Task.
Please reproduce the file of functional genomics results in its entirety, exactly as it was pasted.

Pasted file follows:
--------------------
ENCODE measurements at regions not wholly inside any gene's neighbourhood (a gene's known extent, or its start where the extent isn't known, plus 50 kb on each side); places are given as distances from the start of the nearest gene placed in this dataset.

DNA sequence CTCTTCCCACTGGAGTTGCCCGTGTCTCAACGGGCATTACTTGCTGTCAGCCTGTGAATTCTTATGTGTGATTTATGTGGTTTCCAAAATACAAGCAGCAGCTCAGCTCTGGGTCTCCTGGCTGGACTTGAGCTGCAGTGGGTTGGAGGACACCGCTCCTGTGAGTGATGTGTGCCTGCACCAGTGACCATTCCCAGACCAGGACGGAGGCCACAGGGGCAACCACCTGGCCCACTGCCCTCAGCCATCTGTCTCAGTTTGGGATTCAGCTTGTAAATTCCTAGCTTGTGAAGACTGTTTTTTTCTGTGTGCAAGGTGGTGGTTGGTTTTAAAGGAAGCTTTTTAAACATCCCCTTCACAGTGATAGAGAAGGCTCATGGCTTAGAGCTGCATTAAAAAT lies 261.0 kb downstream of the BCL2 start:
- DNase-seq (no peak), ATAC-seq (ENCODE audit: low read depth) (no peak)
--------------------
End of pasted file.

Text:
ENCODE measurements at regions not wholly inside any gene's neighbourhood (a gene's known extent, or its start where the extent isn't known, plus 50 kb on each side); places are given as distances from the start of the nearest gene placed in this dataset.

DNA sequence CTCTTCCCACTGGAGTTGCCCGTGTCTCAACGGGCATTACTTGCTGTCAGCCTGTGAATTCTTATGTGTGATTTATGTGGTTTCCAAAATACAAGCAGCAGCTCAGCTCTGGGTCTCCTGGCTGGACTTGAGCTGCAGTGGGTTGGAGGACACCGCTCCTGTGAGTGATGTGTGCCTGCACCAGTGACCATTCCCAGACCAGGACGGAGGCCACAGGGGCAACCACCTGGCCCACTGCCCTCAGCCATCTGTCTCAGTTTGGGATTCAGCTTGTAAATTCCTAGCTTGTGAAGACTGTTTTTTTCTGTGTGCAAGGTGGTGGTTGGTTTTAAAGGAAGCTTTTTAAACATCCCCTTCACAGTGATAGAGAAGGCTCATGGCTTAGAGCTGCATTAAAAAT lies 261.0 kb downstream of the BCL2 start:
- DNase-seq (no peak), ATAC-seq (ENCODE audit: low read depth) (no peak)